Wildlife Wednesday – Top Mexico Real Estate’s “Dream a Little Dream of Mexico” Photo Contest Grand prize Winner!

Meet the famous monkey who gave everyone a run for their money in our “Dream a Little Dream of Mexico” Photo Contest!  He entered in the last few weeks of the contest and got an incredible amount of attention.  Congratulations to Kat Mendoza for winning the grand prize and for being so enthusiastic about the contest!  All of us at Top Mexico Real Estate would like to say thank you to all who participated and voted!

-By Bea Lozano
Livin' Playa video interview

Rio Lagartos is the Yucatan Peninsula’s Flamingo Paradise

Of all the cool places to visit in the Yucatan Peninsula – and there are many! – this one is near the top of the list.  Rio Lagartos is a biosphere reserve at the north end of the Peninsula, sort of between Cancun and Merida, but north of the highway that connects these two cities.

Like the other biosphere reserves on the Peninsula – especially the impressive Sian Kaan – Rio Lagartos offers a huge biodiversity, and many activities like bird-watching, fishing, boating, hiking and nature tours.  There are also cenotes, the awe-inspiring pools created by the area’s sink holes.

But the most impressive part of Rio Lagartos is the flamingos.

The reserve is home to about 40,000 flamingos that have both their nesting grounds and year-round habitat here.

You can take a boat tour through various water water ways to arrive to the estuary where the flamingos are found.  The sight is simply amazing:

Also, take a look at some of the nature:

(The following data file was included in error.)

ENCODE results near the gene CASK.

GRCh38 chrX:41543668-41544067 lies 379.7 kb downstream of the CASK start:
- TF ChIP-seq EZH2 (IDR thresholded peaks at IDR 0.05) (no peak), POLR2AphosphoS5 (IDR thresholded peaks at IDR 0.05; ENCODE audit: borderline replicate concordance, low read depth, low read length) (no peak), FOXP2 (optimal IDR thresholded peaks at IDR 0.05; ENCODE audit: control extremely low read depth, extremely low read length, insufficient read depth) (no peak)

Be sure to get the official tour with qualified guides; there are “unofficial” tours which are entirely safe, but you may not get to see the best places.

At the point where the biosphere reserve meets the beach there is also a traditional fisherman’s village.  The village is relaxing and quaint, and a good place to have lunch or dinner.

Another amazing part about Rio Lagartos is that you can actually live here in a luxury eco home if you like!  There are eco-lots with various options for home construction available just outside of the village.

Whether it’s a weekend getaway, a vacation, or for your new dream home, I suggest that you give Rio Lagartos a try!


-by Bea Lozano


Staying Aware of Our Friendly Sea Turtles

Akumal Bay is one of the nicest destinations in the Riviera Maya. It has amazing stretch of beach, nice scenery and calm water for happy swimmers but it is also a unique place where you can enjoy making some new underwater friends. Akumal is mostly known for swimming and sharing the sea with the sea turtles. It is truly a very nice experience and many flock from all over to meet these cute creatures.


But in order to provide this experience for everyone we must be very conscious about preserving the life and the population of the turtles. There are many efforts taken daily to ensure that while we enjoy swimming and time on the beach that we do it respectfully and without disrupting then natural habitat of the sea turtles. Many are asked to vacate the beaches after a certain time in the evening so that the sea turtles have freedom in their environment.



Especially at this time of the year when it’s time to lay and protect the eggs. There are many volunteers heading out in the evening to carefully identify the nests and help our sea friends by marking off where the nests are so that beachgoers can be sure respect those protect those areas. After all Akumal is everyone’s beach including the turtles.



Now, according to this article a special group that is heading up sea turtle recovery in the pacific is making large efforts to try and include all states to raise awareness and protection. It is for sure that those in Akumal will be happy to participate in these efforts and preserve a wonderful community for these amazing creatures.



Remember that here in the Riviera Maya we have entered the territory of many wondrous creatures and for the most part they have been happy to share with us. So with that in mind we must always consider them as our neighbors and friends and treat them as such.






by Bea Lozano
 Mexico Real Estate e-book